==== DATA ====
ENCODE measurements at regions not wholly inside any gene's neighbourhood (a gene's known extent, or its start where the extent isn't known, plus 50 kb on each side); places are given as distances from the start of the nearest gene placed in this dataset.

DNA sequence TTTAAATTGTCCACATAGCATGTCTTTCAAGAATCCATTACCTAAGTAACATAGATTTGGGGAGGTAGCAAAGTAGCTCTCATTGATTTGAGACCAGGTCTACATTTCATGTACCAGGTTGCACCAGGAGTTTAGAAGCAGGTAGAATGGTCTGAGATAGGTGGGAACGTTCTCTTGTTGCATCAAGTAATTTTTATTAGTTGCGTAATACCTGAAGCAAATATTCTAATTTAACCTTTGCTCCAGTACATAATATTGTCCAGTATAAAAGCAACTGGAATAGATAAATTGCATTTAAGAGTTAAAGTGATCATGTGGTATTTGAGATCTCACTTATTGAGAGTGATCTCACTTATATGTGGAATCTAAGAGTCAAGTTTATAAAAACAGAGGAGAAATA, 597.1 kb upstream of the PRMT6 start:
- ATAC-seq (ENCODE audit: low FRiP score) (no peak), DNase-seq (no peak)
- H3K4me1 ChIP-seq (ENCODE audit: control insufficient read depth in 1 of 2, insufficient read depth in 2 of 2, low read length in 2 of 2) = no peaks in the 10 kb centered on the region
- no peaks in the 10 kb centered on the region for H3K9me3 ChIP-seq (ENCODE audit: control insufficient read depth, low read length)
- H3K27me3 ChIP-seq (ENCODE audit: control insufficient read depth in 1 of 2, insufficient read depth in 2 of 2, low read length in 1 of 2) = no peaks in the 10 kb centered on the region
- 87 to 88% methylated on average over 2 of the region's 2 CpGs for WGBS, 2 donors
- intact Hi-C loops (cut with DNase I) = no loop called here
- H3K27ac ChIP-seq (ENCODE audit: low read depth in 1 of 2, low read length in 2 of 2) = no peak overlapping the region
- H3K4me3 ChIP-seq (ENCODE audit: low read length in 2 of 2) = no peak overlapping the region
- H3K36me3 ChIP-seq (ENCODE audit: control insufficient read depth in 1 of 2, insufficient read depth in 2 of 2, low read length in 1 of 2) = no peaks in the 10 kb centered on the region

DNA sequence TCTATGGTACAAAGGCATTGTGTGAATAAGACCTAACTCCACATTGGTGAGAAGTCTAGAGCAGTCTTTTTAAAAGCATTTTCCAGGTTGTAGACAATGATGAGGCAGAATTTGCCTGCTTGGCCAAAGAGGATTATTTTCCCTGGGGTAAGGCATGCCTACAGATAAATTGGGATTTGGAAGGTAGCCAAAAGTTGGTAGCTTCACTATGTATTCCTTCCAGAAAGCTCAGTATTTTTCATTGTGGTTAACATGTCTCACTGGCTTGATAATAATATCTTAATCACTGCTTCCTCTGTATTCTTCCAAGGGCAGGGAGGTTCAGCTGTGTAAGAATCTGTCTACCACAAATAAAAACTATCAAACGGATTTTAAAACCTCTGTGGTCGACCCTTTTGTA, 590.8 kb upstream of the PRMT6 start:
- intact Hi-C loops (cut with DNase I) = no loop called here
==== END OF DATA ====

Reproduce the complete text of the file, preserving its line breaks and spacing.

ENCODE measurements at regions not wholly inside any gene's neighbourhood (a gene's known extent, or its start where the extent isn't known, plus 50 kb on each side); places are given as distances from the start of the nearest gene placed in this dataset.

DNA sequence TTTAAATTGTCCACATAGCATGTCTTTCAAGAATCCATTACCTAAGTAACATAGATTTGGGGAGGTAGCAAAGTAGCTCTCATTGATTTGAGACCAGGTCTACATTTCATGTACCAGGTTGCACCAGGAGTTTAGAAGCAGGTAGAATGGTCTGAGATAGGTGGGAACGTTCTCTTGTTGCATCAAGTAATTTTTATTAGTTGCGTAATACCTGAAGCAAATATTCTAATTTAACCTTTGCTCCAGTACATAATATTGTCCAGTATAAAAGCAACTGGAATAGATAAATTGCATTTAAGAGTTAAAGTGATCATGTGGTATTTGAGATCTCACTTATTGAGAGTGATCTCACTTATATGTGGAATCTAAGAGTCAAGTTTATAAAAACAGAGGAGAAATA, 597.1 kb upstream of the PRMT6 start:
- ATAC-seq (ENCODE audit: low FRiP score) (no peak), DNase-seq (no peak)
- H3K4me1 ChIP-seq (ENCODE audit: control insufficient read depth in 1 of 2, insufficient read depth in 2 of 2, low read length in 2 of 2) = no peaks in the 10 kb centered on the region
- no peaks in the 10 kb centered on the region for H3K9me3 ChIP-seq (ENCODE audit: control insufficient read depth, low read length)
- H3K27me3 ChIP-seq (ENCODE audit: control insufficient read depth in 1 of 2, insufficient read depth in 2 of 2, low read length in 1 of 2) = no peaks in the 10 kb centered on the region
- 87 to 88% methylated on average over 2 of the region's 2 CpGs for WGBS, 2 donors
- intact Hi-C loops (cut with DNase I) = no loop called here
- H3K27ac ChIP-seq (ENCODE audit: low read depth in 1 of 2, low read length in 2 of 2) = no peak overlapping the region
- H3K4me3 ChIP-seq (ENCODE audit: low read length in 2 of 2) = no peak overlapping the region
- H3K36me3 ChIP-seq (ENCODE audit: control insufficient read depth in 1 of 2, insufficient read depth in 2 of 2, low read length in 1 of 2) = no peaks in the 10 kb centered on the region

DNA sequence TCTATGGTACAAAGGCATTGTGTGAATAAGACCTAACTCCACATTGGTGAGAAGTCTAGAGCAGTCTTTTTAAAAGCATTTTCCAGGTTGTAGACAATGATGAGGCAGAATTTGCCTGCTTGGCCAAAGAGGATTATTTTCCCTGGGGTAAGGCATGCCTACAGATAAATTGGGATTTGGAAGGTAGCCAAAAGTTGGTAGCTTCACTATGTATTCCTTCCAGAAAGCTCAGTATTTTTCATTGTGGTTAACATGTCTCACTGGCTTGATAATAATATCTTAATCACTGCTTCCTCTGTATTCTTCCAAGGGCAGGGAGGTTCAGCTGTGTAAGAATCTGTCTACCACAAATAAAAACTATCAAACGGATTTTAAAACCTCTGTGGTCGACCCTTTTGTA, 590.8 kb upstream of the PRMT6 start:
- intact Hi-C loops (cut with DNase I) = no loop called here